Relating a statistic to a parameter requires an inference as one moves from the sample to the sampling distribution and then from the sampling distribution to the population. The population referred to is in one sense real (concrete) and in another sense abstract. These ideas are illustrated as follows:


For example, perhaps you are interested in the cholesterol levels of women in the United States. Your population is women in the United States. You cannot measure the cholesterol level of every woman in the United States; therefore, you select a sample of women from this population. Because you wish your sample to be as representative of the population as possible, you obtain your sample by using random sampling techniques (see Chapter 15). To determine whether the cholesterol levels in your sample are similar to those in the population, you must compare the sample with the population. One strategy would be to compare the mean of your sample with the mean of the entire population. However, it is highly unlikely that you know the mean of the entire population; you must make an estimate of the mean of that population. You need to know how good your sample statistics are as estimators of the parameters of the population. First, you make some assumptions. You assume that the mean scores of cholesterol levels from multiple, randomly selected samples of this population would be normally distributed. This assumption implies another assumption: that the cholesterol levels of the population will be distributed according to the theoretical normal curve—that difference scores and standard deviations can be equated to those in the normal curve. The normal curve is discussed later in this chapter.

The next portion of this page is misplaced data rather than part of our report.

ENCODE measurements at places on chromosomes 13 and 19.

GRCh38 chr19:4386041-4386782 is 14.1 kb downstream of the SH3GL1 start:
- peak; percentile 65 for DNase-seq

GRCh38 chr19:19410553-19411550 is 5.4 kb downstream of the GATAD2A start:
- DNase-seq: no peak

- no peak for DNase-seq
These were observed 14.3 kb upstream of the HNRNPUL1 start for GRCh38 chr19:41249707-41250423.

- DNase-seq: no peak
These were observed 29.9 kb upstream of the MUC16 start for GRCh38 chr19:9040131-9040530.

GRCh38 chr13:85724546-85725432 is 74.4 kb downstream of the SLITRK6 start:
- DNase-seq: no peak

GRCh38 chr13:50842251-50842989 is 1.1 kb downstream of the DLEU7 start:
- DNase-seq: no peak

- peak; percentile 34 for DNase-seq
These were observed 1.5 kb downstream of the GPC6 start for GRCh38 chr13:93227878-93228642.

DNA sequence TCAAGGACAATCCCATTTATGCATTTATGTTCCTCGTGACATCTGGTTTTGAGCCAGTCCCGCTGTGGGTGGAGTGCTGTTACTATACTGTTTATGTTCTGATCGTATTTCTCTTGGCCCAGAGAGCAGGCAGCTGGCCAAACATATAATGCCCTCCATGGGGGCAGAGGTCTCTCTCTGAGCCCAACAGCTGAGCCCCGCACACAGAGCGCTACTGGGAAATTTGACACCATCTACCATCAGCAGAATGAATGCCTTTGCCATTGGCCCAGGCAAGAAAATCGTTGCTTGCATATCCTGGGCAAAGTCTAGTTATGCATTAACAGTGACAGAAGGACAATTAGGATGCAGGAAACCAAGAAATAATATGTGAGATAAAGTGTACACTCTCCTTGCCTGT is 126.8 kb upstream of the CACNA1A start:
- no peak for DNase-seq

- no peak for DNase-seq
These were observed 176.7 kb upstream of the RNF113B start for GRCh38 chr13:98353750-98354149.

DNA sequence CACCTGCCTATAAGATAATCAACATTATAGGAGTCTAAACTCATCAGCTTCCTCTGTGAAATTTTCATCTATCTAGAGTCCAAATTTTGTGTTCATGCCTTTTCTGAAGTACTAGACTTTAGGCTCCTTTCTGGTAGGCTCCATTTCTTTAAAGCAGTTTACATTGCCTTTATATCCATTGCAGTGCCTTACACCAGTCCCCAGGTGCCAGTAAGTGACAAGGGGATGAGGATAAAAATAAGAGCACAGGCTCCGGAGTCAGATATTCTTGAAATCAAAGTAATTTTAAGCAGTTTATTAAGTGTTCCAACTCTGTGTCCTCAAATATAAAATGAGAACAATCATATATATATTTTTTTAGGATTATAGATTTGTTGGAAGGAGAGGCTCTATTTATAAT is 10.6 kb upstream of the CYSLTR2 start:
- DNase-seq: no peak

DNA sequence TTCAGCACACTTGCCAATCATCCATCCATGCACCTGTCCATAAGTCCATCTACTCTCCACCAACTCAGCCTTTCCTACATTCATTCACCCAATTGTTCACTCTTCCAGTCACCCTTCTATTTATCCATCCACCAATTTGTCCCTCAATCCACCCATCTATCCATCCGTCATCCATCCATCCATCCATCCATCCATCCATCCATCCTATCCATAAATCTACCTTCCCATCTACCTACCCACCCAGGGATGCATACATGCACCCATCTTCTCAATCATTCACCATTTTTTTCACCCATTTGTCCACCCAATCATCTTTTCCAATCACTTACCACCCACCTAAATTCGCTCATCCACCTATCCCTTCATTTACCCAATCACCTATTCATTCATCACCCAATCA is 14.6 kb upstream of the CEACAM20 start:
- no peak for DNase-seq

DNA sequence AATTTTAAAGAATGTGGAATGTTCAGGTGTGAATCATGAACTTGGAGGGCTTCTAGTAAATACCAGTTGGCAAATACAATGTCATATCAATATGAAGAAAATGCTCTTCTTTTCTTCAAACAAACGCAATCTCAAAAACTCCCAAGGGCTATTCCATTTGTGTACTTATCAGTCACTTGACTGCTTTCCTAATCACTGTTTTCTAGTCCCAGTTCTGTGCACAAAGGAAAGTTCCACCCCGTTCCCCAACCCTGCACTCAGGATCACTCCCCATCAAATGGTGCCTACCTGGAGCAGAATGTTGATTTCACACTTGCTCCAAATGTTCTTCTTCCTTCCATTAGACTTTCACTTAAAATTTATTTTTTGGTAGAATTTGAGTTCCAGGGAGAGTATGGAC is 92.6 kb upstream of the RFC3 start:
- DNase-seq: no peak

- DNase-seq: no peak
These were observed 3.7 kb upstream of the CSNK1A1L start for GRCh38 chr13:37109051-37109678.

If you assume that the population in your study is normally distributed, you can also assume that this population can be represented by a normal sampling distribution. You infer from your sample to the sampling distribution, the mathematically developed theoretical population made up of parameters such as the mean of means and the standard error. The parameters of this theoretical population are the measures of the dimensions identified in the sampling distribution. You can infer from the sampling distribution to the population. You have both a concrete population and an abstract population. The concrete population consists of all the individuals who meet your study sample criteria, whereas the abstract population consists of individuals who will meet your sample criteria in the future or the groups addressed theoretically by your framework.

Descriptive Statistics

A basic yet important way to begin describing a sample is to create a frequency distribution of the variable or variables being studied. A frequency distribution is a plot of one variable, whereby the x-axis consists of the possible values of that variable, and the y-axis is the tally of each value. For example, if you assessed a sample for a variable such as pain using a visual analogue scale, and your subjects reported particular values for pain, you could create a frequency distribution as illustrated in Figure 21-1.

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Feb 17, 2017 | Posted by in NURSING | Comments Off on Introduction to Statistical Analysis